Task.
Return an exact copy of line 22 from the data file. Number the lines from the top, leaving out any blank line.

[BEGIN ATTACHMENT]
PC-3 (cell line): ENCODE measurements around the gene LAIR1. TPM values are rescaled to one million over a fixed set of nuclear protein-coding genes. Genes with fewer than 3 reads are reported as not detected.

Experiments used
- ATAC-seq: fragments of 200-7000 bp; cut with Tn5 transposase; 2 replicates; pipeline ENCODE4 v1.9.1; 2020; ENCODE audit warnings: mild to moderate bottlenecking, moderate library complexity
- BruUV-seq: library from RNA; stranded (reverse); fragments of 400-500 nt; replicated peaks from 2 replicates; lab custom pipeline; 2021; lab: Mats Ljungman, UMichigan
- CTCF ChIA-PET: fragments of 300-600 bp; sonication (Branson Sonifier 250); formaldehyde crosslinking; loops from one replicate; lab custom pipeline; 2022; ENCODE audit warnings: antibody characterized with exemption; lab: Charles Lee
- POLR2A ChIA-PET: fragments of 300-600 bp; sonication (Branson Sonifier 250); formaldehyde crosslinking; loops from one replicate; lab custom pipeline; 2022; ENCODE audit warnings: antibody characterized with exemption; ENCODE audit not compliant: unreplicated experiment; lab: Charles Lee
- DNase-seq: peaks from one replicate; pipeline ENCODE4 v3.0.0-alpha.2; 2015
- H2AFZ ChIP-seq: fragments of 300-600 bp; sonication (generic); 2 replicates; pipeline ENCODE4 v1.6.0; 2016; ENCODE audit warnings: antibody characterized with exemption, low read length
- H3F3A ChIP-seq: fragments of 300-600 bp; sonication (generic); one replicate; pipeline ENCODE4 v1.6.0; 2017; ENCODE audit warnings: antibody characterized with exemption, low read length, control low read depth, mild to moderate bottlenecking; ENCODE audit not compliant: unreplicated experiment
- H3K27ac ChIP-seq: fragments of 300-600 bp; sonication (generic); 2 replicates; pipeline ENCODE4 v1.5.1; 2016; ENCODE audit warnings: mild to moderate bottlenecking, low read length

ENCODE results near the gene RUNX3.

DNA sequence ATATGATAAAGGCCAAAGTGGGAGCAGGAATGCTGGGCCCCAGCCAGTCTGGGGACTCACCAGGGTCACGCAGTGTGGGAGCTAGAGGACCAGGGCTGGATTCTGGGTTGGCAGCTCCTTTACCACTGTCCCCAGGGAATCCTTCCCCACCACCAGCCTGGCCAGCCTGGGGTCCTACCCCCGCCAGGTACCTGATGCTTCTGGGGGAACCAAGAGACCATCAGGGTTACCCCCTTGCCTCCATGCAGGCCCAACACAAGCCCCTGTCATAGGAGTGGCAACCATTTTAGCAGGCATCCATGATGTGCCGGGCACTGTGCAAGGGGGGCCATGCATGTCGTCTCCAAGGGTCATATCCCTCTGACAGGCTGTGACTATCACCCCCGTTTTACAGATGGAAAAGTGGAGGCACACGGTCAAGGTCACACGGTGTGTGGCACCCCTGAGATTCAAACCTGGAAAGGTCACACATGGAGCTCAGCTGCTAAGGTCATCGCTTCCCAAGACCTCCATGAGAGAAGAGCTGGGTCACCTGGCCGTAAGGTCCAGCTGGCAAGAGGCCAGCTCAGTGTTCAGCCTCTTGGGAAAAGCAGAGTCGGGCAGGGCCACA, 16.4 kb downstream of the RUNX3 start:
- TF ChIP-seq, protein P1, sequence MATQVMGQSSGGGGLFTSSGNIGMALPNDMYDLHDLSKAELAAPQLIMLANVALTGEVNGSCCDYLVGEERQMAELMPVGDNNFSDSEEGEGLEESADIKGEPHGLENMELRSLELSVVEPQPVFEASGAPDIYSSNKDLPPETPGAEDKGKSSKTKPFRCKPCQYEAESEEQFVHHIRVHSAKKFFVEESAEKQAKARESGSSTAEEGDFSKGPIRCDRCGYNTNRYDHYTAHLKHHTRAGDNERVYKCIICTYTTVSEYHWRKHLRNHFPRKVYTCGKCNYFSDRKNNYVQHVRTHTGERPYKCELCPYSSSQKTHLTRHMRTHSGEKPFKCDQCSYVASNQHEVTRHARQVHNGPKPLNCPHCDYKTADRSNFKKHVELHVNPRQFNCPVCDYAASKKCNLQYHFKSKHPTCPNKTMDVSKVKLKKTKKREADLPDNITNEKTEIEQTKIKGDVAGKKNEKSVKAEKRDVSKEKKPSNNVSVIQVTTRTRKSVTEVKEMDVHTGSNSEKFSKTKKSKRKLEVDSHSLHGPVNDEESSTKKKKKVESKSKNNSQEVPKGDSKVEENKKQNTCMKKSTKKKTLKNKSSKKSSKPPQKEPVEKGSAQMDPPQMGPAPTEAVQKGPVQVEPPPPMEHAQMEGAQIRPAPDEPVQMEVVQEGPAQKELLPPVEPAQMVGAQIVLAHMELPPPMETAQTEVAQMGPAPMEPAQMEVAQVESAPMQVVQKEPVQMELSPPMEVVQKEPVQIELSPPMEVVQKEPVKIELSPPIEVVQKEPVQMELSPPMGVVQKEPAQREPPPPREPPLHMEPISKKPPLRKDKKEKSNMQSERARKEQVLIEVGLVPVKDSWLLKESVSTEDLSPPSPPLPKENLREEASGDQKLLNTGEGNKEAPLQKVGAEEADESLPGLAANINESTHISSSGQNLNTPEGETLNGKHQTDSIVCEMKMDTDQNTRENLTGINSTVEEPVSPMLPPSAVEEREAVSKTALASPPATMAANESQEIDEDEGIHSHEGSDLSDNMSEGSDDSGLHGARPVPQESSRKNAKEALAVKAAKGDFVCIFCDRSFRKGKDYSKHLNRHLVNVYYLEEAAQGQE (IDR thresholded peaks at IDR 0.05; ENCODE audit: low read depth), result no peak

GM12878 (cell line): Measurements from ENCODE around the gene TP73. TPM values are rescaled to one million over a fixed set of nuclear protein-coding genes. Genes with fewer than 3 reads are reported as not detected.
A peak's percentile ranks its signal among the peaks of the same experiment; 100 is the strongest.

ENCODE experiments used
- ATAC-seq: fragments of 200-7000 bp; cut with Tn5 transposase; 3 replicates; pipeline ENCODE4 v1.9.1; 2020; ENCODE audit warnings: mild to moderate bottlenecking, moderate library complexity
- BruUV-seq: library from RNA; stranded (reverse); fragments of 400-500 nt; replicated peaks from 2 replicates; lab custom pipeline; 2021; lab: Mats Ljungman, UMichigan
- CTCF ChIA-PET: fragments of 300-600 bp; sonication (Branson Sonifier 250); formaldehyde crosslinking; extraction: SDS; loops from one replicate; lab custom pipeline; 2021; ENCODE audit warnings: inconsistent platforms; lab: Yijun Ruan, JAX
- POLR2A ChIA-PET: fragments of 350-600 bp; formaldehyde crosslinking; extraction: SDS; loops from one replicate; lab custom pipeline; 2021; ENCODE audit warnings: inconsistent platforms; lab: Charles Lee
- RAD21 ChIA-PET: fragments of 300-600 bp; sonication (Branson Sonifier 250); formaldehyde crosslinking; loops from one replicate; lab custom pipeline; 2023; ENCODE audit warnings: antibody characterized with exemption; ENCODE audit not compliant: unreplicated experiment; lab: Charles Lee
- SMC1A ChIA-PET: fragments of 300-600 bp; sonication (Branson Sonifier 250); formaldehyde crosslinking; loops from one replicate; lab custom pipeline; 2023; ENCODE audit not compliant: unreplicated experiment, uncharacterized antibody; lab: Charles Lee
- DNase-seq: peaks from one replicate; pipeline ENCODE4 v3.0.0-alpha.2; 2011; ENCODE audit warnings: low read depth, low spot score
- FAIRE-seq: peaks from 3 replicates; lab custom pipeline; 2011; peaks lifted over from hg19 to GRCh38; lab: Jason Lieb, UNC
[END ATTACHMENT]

- SMC1A ChIA-PET: fragments of 300-600 bp; sonication (Branson Sonifier 250); formaldehyde crosslinking; loops from one replicate; lab custom pipeline; 2023; ENCODE audit not compliant: unreplicated experiment, uncharacterized antibody; lab: Charles Lee